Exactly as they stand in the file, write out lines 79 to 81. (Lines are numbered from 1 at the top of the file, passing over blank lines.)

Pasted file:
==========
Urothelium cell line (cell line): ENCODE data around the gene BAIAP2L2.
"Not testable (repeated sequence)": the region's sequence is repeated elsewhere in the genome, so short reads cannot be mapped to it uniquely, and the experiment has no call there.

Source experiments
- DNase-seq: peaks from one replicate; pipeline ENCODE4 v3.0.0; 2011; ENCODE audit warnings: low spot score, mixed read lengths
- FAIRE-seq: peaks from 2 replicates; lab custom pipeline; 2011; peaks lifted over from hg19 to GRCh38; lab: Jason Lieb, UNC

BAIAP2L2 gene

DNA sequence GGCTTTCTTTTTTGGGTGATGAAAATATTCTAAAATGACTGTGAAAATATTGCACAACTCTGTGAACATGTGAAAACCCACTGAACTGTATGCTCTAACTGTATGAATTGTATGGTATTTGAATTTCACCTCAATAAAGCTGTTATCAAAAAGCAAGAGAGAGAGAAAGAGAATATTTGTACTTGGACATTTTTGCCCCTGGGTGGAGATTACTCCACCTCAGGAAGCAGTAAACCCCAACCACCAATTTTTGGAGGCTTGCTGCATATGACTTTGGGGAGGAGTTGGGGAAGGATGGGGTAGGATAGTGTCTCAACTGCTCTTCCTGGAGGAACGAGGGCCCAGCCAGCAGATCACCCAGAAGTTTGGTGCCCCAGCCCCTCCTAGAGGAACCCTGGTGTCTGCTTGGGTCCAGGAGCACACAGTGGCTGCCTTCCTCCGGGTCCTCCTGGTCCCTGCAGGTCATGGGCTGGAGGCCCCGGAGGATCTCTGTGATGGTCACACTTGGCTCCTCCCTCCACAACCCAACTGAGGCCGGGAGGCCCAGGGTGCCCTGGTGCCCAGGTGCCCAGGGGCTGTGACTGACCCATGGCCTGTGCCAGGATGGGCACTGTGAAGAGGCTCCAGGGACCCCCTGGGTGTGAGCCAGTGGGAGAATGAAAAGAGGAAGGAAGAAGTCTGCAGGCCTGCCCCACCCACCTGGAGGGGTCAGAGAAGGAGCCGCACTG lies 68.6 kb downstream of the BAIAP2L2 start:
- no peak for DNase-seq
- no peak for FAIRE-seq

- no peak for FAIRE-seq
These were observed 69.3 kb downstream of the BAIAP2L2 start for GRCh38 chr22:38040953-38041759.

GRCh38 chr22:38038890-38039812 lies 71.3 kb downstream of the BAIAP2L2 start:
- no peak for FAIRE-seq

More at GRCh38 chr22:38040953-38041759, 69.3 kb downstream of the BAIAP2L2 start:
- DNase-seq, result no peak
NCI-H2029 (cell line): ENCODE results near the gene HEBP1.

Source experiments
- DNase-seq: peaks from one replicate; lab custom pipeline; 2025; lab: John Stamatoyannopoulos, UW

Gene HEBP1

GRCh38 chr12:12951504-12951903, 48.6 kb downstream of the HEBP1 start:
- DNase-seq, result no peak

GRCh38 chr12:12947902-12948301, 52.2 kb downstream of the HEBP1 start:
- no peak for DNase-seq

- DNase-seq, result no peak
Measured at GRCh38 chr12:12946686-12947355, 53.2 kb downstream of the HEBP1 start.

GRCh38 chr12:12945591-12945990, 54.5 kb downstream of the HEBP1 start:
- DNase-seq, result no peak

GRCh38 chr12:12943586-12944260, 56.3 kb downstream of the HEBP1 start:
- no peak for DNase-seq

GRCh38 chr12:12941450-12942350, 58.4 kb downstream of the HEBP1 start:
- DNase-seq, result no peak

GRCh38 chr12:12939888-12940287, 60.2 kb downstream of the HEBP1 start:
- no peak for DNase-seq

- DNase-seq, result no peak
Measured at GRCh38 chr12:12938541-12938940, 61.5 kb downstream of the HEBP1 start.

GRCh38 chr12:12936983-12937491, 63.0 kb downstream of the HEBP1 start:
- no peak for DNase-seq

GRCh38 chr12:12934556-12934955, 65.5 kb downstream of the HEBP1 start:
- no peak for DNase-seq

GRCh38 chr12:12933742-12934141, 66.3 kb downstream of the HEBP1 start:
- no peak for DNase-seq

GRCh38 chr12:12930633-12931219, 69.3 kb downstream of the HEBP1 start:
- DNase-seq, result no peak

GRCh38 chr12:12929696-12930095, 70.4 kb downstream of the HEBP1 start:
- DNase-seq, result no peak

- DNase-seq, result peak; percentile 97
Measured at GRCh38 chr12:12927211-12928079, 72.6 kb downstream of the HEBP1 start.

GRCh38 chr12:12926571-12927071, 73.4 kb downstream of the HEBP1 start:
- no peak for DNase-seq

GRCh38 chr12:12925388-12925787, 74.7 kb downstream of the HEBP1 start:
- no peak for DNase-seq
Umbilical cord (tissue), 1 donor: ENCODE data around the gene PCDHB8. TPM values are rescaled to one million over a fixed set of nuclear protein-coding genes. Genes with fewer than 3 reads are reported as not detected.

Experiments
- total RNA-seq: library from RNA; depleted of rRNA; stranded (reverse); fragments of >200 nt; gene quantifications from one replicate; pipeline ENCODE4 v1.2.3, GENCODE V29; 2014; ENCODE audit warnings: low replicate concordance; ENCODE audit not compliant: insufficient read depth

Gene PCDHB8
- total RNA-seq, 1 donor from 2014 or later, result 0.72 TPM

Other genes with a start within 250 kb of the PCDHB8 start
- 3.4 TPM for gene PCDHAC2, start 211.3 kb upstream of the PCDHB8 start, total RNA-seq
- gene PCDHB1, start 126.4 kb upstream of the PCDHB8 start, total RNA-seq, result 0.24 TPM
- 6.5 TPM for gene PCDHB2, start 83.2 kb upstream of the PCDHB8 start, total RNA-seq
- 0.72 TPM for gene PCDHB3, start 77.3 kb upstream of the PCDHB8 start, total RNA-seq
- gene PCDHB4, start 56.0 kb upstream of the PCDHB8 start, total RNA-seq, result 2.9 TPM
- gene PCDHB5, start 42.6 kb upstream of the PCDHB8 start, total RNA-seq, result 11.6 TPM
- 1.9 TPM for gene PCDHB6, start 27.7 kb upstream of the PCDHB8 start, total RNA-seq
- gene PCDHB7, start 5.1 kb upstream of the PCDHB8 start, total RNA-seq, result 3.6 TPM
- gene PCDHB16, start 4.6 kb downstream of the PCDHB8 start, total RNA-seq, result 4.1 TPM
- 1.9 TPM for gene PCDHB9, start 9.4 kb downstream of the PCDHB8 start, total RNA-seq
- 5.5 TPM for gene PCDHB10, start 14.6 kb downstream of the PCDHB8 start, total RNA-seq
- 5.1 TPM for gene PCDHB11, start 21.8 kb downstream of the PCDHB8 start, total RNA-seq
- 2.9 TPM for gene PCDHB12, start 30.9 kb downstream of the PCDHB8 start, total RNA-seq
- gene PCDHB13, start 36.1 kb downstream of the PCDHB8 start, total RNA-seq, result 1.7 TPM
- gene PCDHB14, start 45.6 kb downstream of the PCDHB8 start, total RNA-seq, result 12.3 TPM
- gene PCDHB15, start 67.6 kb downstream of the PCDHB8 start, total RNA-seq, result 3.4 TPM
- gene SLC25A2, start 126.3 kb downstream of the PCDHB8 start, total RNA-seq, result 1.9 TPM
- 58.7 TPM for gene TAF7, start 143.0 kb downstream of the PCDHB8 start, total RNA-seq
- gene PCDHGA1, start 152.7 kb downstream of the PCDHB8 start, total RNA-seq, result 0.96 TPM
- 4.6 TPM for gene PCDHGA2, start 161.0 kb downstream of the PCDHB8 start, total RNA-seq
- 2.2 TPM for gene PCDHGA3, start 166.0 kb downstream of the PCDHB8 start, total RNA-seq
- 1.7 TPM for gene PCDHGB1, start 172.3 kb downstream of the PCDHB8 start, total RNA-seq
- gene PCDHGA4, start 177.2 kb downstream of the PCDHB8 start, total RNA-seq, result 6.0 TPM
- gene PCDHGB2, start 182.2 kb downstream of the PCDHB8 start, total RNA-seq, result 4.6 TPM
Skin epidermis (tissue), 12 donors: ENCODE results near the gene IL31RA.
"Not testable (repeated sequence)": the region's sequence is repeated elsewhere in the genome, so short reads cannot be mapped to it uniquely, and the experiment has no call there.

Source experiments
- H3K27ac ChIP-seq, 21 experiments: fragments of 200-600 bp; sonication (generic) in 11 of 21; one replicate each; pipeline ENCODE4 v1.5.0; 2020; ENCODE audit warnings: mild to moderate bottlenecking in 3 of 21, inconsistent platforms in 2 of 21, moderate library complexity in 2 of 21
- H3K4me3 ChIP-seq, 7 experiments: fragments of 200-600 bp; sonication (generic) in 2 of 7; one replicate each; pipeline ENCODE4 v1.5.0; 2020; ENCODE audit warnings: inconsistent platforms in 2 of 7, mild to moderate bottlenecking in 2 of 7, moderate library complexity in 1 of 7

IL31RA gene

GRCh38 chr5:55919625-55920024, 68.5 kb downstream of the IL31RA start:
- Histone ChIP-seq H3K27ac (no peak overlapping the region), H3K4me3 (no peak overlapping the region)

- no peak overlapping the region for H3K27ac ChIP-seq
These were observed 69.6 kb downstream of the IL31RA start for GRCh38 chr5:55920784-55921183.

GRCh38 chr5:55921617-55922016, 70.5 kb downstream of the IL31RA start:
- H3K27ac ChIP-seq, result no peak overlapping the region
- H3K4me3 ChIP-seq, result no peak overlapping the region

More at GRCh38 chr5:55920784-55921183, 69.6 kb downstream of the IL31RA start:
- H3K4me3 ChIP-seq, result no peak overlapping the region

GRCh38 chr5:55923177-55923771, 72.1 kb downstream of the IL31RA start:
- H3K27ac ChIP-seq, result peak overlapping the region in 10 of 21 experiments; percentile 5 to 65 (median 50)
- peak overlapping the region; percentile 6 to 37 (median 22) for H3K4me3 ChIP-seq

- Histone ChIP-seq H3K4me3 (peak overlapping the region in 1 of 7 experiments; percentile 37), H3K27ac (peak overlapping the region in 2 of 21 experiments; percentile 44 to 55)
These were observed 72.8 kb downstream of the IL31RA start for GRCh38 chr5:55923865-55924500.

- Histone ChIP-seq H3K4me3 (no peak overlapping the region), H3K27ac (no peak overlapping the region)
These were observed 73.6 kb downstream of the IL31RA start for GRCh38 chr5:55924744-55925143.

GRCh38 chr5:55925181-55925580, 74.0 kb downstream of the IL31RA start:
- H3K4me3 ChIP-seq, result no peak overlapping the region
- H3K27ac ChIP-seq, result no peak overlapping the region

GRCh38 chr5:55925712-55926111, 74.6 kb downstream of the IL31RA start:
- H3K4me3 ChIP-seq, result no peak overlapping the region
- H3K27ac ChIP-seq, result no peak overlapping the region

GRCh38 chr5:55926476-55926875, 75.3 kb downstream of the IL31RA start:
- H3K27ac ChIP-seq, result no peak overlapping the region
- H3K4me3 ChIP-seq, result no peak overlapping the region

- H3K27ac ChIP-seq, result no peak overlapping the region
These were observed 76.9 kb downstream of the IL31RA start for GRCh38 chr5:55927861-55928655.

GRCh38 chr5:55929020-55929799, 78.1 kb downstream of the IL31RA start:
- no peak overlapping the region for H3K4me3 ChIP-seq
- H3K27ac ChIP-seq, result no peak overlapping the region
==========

- 1.7 TPM for gene PCDHGB1, start 172.3 kb downstream of the PCDHB8 start, total RNA-seq
- gene PCDHGA4, start 177.2 kb downstream of the PCDHB8 start, total RNA-seq, result 6.0 TPM
- gene PCDHGB2, start 182.2 kb downstream of the PCDHB8 start, total RNA-seq, result 4.6 TPM